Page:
NEW YORK: The Dow’s six-day streak of records ended Thursday as US stocks tumbled, pulled down in part by disappointing earnings reports from Dow members Intel and American Express.
The Dow Jones Industrial Average fell 0.4 percent to 18,517.23.
The broad-based S&P 500 lost 0.4 percent at 2,165.17, while the tech-rich Nasdaq Composite Index shed 0.3 percent to 5,073.90.
“After the run we’ve had, certainly it wouldn’t surprise me if the stock market took a breather here,” said Bill Lynch, director of investment at Hinsdale Associates.
US equity markets have soared the last three weeks, shrugging off worries about the British vote to leave the European Union and well-fuelled by central banks’ commitments to keep interest rates low.
Intel dropped 4.0 percent as it reported a 51 percent decline in second-quarter earnings to $1.3 billion. Analysts also highlighted a disappointing performance in a key data center business.
American Express, another Dow component, fell 1.6 percent after reporting a 37 percent rise in earnings to $2.0 billion in the second quarter. Analysts warned future results could be hit by extra marketing spending.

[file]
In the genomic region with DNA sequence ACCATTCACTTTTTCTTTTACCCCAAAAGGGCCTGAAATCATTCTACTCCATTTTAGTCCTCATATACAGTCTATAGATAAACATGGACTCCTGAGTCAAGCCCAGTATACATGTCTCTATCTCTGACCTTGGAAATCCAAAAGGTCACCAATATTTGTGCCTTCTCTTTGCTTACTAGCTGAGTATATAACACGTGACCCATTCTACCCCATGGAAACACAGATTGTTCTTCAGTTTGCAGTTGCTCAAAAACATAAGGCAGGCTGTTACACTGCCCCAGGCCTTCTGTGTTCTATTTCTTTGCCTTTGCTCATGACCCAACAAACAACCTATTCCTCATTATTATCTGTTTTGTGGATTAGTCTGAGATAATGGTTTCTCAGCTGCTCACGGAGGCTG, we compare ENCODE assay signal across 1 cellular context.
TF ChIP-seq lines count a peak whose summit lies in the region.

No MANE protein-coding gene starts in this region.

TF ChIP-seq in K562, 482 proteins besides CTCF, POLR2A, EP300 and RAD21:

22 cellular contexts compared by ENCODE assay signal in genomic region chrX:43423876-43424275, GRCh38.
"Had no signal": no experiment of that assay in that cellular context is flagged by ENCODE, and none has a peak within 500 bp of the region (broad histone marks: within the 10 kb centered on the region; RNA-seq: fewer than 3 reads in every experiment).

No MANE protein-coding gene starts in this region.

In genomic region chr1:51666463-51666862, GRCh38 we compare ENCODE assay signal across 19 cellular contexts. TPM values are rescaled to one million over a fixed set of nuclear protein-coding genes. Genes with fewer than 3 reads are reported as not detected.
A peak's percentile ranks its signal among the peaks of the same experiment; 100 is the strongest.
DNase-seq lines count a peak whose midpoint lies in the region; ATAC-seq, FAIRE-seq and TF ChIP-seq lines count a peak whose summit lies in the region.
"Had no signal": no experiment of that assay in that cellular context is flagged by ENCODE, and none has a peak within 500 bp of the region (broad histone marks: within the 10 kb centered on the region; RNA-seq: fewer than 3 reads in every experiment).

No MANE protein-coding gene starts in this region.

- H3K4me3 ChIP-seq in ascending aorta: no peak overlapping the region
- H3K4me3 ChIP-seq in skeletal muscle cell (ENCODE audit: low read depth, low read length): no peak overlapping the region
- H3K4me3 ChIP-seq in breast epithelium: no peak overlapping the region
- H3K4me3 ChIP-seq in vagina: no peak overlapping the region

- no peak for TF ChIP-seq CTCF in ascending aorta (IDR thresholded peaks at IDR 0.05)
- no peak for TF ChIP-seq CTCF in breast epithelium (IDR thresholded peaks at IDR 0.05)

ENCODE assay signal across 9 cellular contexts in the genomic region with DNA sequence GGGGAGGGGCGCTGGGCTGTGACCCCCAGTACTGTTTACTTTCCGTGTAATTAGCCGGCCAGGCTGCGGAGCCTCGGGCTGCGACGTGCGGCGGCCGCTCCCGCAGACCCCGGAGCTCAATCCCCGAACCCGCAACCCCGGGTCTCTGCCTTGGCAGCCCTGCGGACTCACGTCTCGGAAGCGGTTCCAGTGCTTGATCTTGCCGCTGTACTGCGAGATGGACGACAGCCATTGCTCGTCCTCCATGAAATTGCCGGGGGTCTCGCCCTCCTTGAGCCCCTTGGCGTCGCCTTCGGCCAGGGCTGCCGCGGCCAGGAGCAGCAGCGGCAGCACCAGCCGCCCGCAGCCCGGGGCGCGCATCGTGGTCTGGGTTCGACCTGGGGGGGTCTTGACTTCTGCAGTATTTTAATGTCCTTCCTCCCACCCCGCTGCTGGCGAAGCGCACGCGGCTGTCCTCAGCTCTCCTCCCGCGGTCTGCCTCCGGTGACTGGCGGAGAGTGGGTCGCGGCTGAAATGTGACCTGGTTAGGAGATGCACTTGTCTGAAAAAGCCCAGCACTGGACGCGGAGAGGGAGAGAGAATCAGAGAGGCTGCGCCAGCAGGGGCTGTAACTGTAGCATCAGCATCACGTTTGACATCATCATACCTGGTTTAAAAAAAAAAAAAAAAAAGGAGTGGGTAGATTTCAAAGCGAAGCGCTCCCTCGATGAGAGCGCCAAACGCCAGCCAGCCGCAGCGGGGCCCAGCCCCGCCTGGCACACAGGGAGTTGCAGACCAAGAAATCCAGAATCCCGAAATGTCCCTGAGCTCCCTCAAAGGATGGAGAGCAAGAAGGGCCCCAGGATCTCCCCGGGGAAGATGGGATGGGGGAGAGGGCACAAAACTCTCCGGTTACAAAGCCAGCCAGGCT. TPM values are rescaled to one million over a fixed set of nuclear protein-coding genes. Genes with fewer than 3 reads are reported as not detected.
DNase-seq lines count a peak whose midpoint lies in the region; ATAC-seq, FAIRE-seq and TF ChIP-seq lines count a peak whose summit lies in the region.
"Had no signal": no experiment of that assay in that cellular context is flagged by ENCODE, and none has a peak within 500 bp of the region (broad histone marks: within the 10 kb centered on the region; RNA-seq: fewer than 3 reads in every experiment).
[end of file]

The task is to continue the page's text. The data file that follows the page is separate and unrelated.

Biogen jumped 7.6 percent after reporting an eight percent rise in net income to $1.1 billion and pointing to strong growth in the multiple sclerosis and hemophilia businesses. The biotech company announced that chief executive George Scangos would leave the company after a successor is found.
Shares for health insurers jumped after the Justice Department sued to block Aetna’s $37 billion takeover of Humana, and Anthem’s $54 billion merger with Cigna on antitrust grounds.
While they four said they would fight the suits, shareholders appeared to prefer otherwise. Aetna stocks rose 1.6 percent, Anthem 2.6 percent, Humana 8.3 percent, and Cigna 5.4 percent.
Tesla fell 3.4 percent as founder Elon Musk unveiled a second master plan that includes building a new pick-up truck, and an urban bus, and a sharing system of self-driving cars.
Southwest Airlines sank 11.2 percent as it projected third quarter revenue per passenger mile would fall three to four percent due to sharper competition that is driving down fares. The airline was also forced to cancel hundreds of flights Wednesday and Thursday following computing system problems.
Other airlines also suffered, with Delta Air Lines falling 4.2 percent, United Continental 3.4 percent and American Airlines 2.7 percent.
Copyright AFP (Agence France-Presse), 2016
Courtesy : BRecorder